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Villa's Reopening a Low-Key Marvel

The Getty's remodeled antiquities museum is unveiled to about 1,100 admiring visitors.

January 29, 2006|Mike Boehm and Lynne Heffley | Times Staff Writers

The Getty Villa reopened to the public Saturday, a low-key unveiling that nonetheless left visitors marveling -- as much at the beauty of the $275-million transformation of the museum and grounds as at the antiquities collection inside. Despite storms buffeting the J. Paul Getty Trust for more than a year, all was sunny in Pacific Palisades, where trust President Barry Munitz held the door to welcome the first visitors.

"The presentation of the art is already an art. The site is art," said Denise Brkljacic, who with her husband, Predrag, and 38 others in a group from the Fullerton Senior Multi-Service Center, were among the first regular guests to set foot on the grounds since the villa closed in 1997.

Los Angeles police reported no traffic problems, and neighbors, who had fought the project, seemed to agree.

Visitors came, saw and were conquered -- by new architecture, extensive renovations to the old and the splendor of the 64-acre site high above the Pacific. Included are an entry pavilion, a 450-seat outdoor theater, an indoor auditorium, a cafe, research facilities, offices and parking.

The original villa museum, which oil baron J. Paul Getty established in 1974, patterned after the ancient Villa dei Papiri in Italy, has been remodeled, creating more open and light-filled galleries -- 4,800 square feet of them -- showcasing 1,200 of the Getty's 44,000 antiquities.

No one was more enthusiastic than the Paris-born Brkljacic: "I think it's the greatest place on Earth," she said as she stood in the villa atrium, with its placid pool, elaborate floor and gold-festooned ceiling with a skylight open to a patch of pure blue. "It's artistic, fulfilling, peaceful."

Brkljacic had one complaint: Wood-paneled elevator doors were maybe too artistic. "I couldn't find the elevator. It's so discreet, I had to ask." The conveyance opened directly into a small gallery devoted to griffins, the fierce, winged mythic beasts.

Neighbors, who gave up their bid to stop the expansion only after the state Supreme Court refused in 2003 to hear their last appeal, seemed mollified by the Getty's limits on admissions, with staggered arrival times to avoid traffic bottlenecks.

"I don't' think [traffic] was even an issue. I was out walking earlier today and it was absolutely perfect," said Barbara Kohn, a board member of the Pacific View Estates Homeowners Assn., one of the groups that fought the expansion for four years. "Whatever has been planned is working very well. So far, so very good."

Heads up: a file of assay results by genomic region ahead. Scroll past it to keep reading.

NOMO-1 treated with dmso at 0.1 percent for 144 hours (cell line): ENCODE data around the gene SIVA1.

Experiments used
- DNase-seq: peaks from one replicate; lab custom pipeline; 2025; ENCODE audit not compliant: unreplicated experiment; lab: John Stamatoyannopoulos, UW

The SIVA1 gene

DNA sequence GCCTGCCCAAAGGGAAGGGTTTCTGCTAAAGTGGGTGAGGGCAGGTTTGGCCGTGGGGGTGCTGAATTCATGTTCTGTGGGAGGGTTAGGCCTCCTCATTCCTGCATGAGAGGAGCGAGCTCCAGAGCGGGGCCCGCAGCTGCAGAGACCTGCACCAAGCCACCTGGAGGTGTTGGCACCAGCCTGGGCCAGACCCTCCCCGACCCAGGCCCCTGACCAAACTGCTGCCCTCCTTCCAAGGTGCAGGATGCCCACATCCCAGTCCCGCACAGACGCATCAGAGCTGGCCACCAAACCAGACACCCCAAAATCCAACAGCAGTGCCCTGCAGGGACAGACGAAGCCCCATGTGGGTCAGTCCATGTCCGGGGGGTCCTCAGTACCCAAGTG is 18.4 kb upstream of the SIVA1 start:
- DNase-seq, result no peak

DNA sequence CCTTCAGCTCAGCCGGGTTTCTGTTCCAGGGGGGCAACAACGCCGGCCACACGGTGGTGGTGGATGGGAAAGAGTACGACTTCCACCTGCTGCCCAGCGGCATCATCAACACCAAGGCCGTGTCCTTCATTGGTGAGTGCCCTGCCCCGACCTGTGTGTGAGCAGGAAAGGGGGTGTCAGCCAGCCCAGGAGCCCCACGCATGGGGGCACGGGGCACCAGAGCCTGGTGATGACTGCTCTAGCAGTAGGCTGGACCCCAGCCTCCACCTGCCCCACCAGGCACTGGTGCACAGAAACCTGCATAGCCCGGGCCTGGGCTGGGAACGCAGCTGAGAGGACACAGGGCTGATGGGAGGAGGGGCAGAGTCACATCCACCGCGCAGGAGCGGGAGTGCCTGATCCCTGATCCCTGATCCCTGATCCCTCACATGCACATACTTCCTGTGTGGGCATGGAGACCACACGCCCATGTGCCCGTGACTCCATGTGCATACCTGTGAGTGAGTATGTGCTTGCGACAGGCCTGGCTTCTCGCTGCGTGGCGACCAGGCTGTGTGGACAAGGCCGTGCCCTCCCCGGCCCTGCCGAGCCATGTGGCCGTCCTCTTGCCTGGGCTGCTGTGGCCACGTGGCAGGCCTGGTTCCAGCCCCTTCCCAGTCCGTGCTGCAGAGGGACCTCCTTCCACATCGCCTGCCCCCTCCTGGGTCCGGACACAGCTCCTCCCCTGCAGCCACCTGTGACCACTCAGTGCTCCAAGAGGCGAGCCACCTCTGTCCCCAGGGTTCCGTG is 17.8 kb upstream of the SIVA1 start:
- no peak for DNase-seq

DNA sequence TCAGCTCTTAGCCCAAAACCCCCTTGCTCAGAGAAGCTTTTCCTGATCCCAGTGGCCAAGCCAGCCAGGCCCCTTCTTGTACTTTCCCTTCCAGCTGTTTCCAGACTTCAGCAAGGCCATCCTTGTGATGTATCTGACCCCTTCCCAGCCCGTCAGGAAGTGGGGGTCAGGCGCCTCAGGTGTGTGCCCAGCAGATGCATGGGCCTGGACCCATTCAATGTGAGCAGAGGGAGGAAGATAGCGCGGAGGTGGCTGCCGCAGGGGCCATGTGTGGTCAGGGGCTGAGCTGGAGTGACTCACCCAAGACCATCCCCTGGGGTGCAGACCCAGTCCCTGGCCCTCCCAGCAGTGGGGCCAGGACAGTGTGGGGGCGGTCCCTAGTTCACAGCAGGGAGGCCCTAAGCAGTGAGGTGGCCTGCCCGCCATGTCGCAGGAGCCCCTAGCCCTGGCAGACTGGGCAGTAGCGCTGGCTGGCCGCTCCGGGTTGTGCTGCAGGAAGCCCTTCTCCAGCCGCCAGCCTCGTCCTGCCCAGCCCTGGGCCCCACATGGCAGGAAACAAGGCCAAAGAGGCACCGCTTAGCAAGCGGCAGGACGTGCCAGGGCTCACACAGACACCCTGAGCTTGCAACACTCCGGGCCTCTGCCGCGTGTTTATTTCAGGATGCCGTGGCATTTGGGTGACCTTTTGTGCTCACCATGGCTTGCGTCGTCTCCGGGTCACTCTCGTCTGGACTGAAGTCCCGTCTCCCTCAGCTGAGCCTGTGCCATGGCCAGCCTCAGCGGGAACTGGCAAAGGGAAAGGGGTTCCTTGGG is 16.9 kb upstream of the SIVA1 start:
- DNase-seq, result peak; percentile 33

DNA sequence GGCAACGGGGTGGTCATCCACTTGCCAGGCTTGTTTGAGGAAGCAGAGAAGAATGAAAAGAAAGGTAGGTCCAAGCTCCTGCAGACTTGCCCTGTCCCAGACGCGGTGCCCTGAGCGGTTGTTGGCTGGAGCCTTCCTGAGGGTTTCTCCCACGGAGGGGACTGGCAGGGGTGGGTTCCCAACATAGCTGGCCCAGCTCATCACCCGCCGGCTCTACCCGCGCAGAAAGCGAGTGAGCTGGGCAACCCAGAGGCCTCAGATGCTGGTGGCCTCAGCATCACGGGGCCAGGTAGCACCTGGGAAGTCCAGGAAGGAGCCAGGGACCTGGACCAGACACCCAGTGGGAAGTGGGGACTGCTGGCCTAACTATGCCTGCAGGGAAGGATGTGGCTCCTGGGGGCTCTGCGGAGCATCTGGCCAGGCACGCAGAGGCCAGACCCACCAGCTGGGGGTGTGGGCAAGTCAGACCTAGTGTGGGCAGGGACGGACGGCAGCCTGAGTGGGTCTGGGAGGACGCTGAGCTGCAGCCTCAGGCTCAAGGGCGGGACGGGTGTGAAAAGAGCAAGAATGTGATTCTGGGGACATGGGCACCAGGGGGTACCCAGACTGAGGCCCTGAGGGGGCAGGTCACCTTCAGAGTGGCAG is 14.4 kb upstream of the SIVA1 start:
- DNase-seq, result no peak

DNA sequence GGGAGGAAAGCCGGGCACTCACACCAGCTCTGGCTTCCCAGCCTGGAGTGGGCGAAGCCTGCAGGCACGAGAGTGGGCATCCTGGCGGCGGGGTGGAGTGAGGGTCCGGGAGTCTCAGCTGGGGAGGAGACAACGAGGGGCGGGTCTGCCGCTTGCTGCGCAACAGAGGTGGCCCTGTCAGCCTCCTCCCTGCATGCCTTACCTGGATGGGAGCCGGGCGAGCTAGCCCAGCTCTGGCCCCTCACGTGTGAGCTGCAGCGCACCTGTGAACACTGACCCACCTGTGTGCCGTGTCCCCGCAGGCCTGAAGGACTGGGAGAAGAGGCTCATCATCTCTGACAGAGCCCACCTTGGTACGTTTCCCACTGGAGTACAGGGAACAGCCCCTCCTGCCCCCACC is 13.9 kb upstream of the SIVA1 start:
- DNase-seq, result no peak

The Getty deliberately downplayed the opening to avoid hoopla or crowds that would have run afoul not only of neighbors but also attendance and traffic restrictions imposed by the Los Angeles City Council as a condition of approving the renovation.

There were no ceremonies or VIPs, and -- unusual for an arts inaugural -- no invitations for media to spread the word that the welcome mat is out for folks interested in viewing, free of charge (with $7 for parking), one of the world's most important and lavishly housed troves of classical antiquities. The Getty wanted to treat it like a normal day, "just business as usual," said museum spokesman John Giurini.

"Turning up the heat," as Getty communications Vice President Ron Hartwig put it, could attract crowds of ticket-less visitors who might overwhelm the site.

At the 10 a.m. opening, Munitz, wearing a baseball cap and varsity jacket with Getty insignia, spoke briefly to no more than 100 onlookers. "You're here at a very important moment," he said. Under his jacket, Munitz wore an orange T-shirt emblazoned with the Latin motto, inspired by Julius Caesar, of the Getty team in charge of the reopening: "Venimus Vidimus Retranstulimus" -- "We came, we saw, we moved back."

Karol Wight, acting curator of antiquities, also spoke briefly, concluding, "I hope you have a terrific time."

Then the two held open the atrium's outer double-door for visitors to enter.

For more than a year, the Getty Trust, which operates the villa and the larger Getty Center in Brentwood, has faced a string of controversies over its management and allegations that more than 40 of its antiquities were illegally acquired. Former antiquities curator Marion True is on trial in Rome on charges that she conspired to buy looted artifacts for the Getty.

Yet controversy in no way seemed to mar the experience Saturday.

"Not a single person even asked me about it," Munitz said after spending several hours hobnobbing with visitors and even signing a few autographs on a "Today at the Getty Villa" opening-day placard that attendees received. Visitors also were given green foam headbands in imitation of the laurels bestowed on ancient rulers, conquerors and triumphant athletes.

Many wore them as they browsed galleries filled with ancient Greek, Roman and Etruscan statuary, glass, pottery, jewelry, mosaics and metalwork, or ambled through gardens and column-lined courtyards with pools, fountains and Mediterranean-style plantings.

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